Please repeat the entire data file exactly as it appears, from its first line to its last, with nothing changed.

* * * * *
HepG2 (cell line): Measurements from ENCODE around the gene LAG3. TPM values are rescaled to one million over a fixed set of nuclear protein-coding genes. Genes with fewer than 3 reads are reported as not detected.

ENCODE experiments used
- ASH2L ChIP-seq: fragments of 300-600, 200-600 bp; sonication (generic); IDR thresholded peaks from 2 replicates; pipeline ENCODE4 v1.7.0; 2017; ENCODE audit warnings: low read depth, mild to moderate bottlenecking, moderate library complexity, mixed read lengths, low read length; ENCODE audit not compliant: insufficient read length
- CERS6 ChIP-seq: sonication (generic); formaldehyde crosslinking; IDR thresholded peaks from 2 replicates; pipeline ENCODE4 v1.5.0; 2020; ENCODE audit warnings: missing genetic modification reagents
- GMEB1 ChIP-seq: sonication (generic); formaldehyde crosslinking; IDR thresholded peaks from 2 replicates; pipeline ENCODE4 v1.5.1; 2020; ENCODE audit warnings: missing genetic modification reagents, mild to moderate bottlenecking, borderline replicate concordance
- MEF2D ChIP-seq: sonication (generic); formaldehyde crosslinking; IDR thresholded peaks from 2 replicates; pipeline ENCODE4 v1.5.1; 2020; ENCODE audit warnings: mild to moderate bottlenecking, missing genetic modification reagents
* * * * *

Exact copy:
HepG2 (cell line): Measurements from ENCODE around the gene LAG3. TPM values are rescaled to one million over a fixed set of nuclear protein-coding genes. Genes with fewer than 3 reads are reported as not detected.

ENCODE experiments used
- ASH2L ChIP-seq: fragments of 300-600, 200-600 bp; sonication (generic); IDR thresholded peaks from 2 replicates; pipeline ENCODE4 v1.7.0; 2017; ENCODE audit warnings: low read depth, mild to moderate bottlenecking, moderate library complexity, mixed read lengths, low read length; ENCODE audit not compliant: insufficient read length
- CERS6 ChIP-seq: sonication (generic); formaldehyde crosslinking; IDR thresholded peaks from 2 replicates; pipeline ENCODE4 v1.5.0; 2020; ENCODE audit warnings: missing genetic modification reagents
- GMEB1 ChIP-seq: sonication (generic); formaldehyde crosslinking; IDR thresholded peaks from 2 replicates; pipeline ENCODE4 v1.5.1; 2020; ENCODE audit warnings: missing genetic modification reagents, mild to moderate bottlenecking, borderline replicate concordance
- MEF2D ChIP-seq: sonication (generic); formaldehyde crosslinking; IDR thresholded peaks from 2 replicates; pipeline ENCODE4 v1.5.1; 2020; ENCODE audit warnings: mild to moderate bottlenecking, missing genetic modification reagents